What Craig is suggesting is that if my daughter lives to be 103, then maybe, just maybe, she’ll live to see a debt-free Australia.
Tomorrow! Tomorrow! I love you tomorrow. But you’re always a…erm…century away!
If that reality is as unnerving to you as it is to me, I highly suggest you grab a copy of Vern Gowdie’s latest book, The End of Australia. Vern highlights just how we got into this mess…and how painful it will be to get out of it. More importantly, he explains what you can do today to protect your wealth from the coming financial implosion he foresees.
Find out how here.
This week in Money Morning
Australians are worried about a crisis that won’t happen. And not worried enough about the genuine problems that will. That was Greg’s argument on Monday.
It’s understandable to be anxious about markets. Memories of 2008 are still fresh for many. Every time markets see a decent correction, there’s speculation that this could be another big one. As Greg notes, little has changed to prevent a similar crash. And global debt levels are at record highs. But there’s no way to know if the crash will come this year…or 10 years from now.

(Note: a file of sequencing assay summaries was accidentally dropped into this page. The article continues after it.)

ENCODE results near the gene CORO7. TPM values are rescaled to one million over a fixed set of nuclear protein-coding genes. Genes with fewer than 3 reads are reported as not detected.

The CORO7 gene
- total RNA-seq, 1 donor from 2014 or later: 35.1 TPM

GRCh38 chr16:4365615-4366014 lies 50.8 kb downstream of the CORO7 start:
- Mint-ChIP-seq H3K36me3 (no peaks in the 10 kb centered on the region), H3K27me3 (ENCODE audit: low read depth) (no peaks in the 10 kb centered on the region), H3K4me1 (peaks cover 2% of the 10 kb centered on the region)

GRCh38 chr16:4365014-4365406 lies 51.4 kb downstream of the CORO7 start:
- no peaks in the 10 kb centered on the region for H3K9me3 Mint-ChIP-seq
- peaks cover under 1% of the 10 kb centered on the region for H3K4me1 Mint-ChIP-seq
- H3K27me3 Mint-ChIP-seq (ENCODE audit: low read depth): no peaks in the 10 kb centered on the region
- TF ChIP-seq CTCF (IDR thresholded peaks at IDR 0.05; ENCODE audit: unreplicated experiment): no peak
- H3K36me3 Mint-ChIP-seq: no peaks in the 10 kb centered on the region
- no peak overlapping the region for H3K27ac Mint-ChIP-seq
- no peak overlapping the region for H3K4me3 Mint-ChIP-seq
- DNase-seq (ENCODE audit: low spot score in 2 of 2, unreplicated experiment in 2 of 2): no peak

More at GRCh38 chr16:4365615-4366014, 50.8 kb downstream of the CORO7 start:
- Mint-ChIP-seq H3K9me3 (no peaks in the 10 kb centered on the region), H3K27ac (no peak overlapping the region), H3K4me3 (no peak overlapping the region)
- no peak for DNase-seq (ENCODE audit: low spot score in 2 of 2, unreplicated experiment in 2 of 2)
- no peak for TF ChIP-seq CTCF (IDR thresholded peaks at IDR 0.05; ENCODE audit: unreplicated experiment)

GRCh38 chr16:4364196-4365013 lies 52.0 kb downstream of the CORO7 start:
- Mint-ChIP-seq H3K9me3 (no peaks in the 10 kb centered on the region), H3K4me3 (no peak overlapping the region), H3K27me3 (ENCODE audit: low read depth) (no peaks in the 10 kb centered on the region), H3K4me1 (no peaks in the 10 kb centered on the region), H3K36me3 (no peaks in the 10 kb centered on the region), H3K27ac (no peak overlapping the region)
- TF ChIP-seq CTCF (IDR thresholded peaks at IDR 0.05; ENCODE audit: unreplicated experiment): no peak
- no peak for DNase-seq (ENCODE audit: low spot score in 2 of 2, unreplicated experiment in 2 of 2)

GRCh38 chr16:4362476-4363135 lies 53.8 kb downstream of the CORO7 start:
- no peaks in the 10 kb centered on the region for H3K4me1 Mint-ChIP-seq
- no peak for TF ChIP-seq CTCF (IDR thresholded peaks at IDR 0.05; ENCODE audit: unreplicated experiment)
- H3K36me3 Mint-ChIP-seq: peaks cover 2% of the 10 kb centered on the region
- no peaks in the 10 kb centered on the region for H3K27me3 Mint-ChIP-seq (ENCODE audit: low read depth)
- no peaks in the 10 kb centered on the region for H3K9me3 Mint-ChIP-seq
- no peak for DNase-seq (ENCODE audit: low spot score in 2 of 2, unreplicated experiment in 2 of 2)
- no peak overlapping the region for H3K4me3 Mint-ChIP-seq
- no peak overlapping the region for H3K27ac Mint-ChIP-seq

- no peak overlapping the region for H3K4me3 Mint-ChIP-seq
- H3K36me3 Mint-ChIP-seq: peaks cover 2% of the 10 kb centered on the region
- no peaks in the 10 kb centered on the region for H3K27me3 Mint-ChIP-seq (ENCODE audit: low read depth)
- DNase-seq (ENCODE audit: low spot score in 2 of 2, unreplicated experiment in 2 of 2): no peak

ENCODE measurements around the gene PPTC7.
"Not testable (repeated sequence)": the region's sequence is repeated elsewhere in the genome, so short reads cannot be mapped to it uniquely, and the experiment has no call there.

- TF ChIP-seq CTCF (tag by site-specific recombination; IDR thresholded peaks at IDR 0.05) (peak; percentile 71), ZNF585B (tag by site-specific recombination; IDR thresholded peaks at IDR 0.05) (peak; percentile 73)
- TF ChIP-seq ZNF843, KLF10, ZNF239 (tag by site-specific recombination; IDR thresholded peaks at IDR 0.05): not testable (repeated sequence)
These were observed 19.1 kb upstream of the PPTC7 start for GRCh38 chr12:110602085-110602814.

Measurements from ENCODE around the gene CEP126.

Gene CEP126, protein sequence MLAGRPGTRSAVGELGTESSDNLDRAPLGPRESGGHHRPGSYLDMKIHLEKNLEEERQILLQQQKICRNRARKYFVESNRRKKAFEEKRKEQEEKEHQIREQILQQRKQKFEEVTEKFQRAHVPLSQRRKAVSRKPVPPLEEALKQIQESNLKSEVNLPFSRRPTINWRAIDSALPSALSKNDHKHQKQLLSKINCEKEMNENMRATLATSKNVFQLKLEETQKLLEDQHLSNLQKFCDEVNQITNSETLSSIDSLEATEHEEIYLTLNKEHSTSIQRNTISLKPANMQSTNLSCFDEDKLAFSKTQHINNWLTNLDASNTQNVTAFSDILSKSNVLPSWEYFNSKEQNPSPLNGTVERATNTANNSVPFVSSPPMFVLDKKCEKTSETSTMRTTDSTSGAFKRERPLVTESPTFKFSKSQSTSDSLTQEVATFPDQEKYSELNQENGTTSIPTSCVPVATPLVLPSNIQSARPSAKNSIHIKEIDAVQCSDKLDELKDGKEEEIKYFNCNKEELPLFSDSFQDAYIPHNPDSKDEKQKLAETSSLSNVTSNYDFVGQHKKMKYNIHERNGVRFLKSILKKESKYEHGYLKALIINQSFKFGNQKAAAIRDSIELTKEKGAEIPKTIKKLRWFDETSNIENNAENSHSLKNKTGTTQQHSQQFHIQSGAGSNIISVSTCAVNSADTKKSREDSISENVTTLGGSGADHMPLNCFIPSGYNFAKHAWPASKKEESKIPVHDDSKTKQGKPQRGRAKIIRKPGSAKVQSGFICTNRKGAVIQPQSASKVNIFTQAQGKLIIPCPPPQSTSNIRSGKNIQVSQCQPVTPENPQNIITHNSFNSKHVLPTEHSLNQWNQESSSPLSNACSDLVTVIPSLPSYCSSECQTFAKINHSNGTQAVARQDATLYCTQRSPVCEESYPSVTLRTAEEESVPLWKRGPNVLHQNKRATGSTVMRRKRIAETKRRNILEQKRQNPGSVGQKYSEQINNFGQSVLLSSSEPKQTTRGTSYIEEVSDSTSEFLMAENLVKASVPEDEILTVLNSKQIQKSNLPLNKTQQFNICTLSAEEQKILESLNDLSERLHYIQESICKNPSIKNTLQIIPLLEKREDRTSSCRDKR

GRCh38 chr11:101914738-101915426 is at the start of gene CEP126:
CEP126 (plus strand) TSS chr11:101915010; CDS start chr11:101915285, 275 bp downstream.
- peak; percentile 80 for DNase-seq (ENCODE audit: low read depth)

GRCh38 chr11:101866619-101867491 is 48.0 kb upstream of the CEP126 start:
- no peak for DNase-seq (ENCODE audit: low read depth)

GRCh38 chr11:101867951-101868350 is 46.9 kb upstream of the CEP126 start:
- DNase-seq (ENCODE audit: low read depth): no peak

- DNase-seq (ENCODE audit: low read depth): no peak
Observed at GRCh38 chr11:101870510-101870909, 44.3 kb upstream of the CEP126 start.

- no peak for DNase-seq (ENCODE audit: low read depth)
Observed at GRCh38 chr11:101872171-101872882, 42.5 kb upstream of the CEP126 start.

According to Greg, you should focus less on an unpredictable crisis and more on the real crisis that’s already happening in Australia. To find out what that is, and the opportunities it may present, you can read Monday’s Money Morning here.
On Tuesday, Greg looked at China’s slowing credit growth. The Chinese government manipulates credit to cool markets when they’re overheated. But is the government simply fine-tuning? Or is something more going on?
If China wobbles, our resources industry will suffer. And that could have serious consequences for Australia’s dollar. Not to mention our banks and the red-hot housing industry. To read why, you can find Tuesday’s Money Morning here.
Greg had better things to do than watch the budget circus live on Tuesday night. As he explained, he was attending — and presenting at — Port Phillip Publishing’s Doomers’ Ball. Not to worry. There was plenty of time to pore over the numbers in print. And Scott Morrison’s budget, Greg wrote on Wednesday, is designed to keep everyone happy. Or almost everyone.